ONE of most quoted allegories of incompetence for a person holding high office is that Nero played the fiddle while Rome burned might be rooted in a bit of inaccurate historical trivia. According to Encyclopedia Britannica, Nero, in fact, dressed in a ‘cithara player’s garb’ climbed on to the city walls and “wept copiously while reciting lines describing the conflagration that the Greeks put to the fallen city of Troy”. From 64CE to 2020, many a decisive leader, and strongman, in popular perception have shown shades of Nero’s proclivity for shed-ding tears, real or metaphorical, when confronted with a crisis.
The latest in line of such a perceived strong leader lamenting at the plight that has befallen on millions of Indians after virtually pushing them to the edge of precipice is Prime Minister Narendra Modi. On March 28, four days after announcing an unprecedented 21-day nationwide lockdown to contain the spread of COVID-19, Modi droned on in his monthly sermon, Maan Ki Baat, asking for forgiveness for the difficulties that the people faced due his 8 pm announcement on March 24. Like Nero’s lament on top of the city walls, Modi’s plea in front of a sterile camera is connected by a common thread of utter governance failure and knots of helplessness stretching over several millennia.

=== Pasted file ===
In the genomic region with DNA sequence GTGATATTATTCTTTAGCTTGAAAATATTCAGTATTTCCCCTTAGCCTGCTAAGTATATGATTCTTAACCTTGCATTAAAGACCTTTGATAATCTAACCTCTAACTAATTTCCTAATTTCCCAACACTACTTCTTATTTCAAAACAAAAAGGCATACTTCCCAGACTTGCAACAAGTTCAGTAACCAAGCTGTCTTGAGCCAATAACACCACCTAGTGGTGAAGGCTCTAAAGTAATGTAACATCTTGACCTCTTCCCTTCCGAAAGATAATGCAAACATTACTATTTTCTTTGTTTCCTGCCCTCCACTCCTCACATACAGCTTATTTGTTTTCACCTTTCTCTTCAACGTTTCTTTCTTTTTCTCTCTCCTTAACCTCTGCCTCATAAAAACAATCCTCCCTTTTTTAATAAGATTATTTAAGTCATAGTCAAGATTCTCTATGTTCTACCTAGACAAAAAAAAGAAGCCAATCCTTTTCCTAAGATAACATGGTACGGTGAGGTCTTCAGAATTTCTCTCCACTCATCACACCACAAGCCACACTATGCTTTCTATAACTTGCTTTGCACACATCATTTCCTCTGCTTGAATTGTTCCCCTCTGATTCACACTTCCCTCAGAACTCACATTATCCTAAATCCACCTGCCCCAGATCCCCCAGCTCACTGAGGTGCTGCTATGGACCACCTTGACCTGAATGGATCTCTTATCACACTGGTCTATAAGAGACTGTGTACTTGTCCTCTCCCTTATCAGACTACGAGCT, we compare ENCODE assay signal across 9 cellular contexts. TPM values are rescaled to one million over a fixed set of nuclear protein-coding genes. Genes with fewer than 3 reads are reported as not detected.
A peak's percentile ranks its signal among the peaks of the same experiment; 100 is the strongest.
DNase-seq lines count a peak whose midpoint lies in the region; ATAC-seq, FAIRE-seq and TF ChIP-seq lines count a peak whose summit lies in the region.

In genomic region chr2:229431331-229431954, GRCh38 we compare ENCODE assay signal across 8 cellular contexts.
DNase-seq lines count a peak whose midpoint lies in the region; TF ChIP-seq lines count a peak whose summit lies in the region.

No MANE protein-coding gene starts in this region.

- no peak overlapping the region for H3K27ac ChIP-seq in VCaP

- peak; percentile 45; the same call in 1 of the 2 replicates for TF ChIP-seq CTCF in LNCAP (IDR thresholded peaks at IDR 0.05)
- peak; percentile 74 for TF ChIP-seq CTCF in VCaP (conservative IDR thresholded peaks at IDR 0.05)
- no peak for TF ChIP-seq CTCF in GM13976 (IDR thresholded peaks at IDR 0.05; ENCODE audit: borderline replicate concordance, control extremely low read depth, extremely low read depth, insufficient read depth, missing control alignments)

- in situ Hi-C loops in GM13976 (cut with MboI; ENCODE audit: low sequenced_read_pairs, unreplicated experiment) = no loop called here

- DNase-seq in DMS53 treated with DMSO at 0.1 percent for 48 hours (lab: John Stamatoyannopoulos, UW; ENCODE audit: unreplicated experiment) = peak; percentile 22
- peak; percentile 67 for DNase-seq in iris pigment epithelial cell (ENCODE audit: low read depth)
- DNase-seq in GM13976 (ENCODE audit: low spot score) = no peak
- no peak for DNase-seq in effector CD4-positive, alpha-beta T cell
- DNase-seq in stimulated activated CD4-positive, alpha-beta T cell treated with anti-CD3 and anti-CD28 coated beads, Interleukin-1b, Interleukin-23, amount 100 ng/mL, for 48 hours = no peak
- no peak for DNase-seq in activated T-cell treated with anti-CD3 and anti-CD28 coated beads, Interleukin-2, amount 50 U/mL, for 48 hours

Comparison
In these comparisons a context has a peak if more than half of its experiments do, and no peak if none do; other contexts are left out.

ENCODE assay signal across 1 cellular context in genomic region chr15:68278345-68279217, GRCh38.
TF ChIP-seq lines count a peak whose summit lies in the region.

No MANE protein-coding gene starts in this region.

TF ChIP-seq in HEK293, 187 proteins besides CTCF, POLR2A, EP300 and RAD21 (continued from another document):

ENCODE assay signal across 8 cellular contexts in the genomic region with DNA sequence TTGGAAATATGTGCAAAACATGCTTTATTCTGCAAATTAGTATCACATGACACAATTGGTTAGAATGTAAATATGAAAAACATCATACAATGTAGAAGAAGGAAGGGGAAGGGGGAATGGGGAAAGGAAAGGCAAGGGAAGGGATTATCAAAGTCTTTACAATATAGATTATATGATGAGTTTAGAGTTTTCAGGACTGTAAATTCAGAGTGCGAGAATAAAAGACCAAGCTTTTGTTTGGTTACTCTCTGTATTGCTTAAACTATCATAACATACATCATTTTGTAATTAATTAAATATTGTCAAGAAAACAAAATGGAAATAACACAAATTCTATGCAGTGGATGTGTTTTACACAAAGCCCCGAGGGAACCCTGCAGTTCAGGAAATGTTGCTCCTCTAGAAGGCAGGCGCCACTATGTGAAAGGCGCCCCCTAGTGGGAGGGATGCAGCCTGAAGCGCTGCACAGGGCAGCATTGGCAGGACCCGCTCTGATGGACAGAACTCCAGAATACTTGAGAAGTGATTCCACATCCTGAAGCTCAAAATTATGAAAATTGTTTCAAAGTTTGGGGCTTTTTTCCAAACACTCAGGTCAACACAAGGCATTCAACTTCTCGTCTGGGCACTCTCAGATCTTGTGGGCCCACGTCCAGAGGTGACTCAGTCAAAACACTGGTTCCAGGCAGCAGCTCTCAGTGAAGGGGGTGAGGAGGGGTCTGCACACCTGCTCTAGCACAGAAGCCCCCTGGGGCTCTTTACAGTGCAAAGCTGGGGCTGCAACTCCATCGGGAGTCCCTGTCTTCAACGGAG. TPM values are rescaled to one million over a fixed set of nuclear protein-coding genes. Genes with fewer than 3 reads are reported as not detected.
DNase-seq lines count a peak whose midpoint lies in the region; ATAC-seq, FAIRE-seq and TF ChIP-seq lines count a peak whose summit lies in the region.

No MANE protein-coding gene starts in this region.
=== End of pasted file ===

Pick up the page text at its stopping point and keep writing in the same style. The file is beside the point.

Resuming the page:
By the third week of the 21-day period, it became amply clear that the harshest lockdown in the world was an ill-conceived and a badly-executed exercise, exposing the massive governance failure of the Modi 2.0 government. No amount spin by the largely co-opted main-stream media, stenographer journalists, virulent trolls of the BJP’s infamous IT Cell and the government’s own dirty tricks department could stem the flow of facts to paper over the systemic breakdown of the governance machinery after early warning signs of COVID-19 emerged on India’s horizon even before the first case was reported from Kerala on January 30.
Ignorance is not always bliss
A reading of the global and Indian timeline of COVID-19 (Snapshots of systemic failure) builds an irrefutable case against the Modi government for sleeping at the wheel. On January 28, the World Health Organisation (WHO), in its Situation Report No. 8 elevated the regional and global threat level for widespread transmission of the Severe Acute Respiratory Syndrome Coronavirus 2 (SARS-CoV 2) to “high”. The virus had spread to 14 countries outside China, where the infection originated. It implies in no uncertain terms that the WHO, which has come under harsh criticism for its handling of China, flagged a very real possibility for rapid spread of the virus in the region.
Exactly a month later, on February 28, the WHO bumped up the regional and global threat level to “very high”, which hitherto was used only in the case of China. According to the WHO’s Situation Report No.39, the virus had spread to 51 countries, infecting 4,691 people, resulting in 67 deaths outside China. These warnings should have cranked any alert government’s machinery into a higher gear.
By January end, it was conclusively established that COVID-19 was a highly infectious disease that transmitted through people-to-people contact. And international travel, in a highly networked world, was the primary cause for the extension of the transmission chain.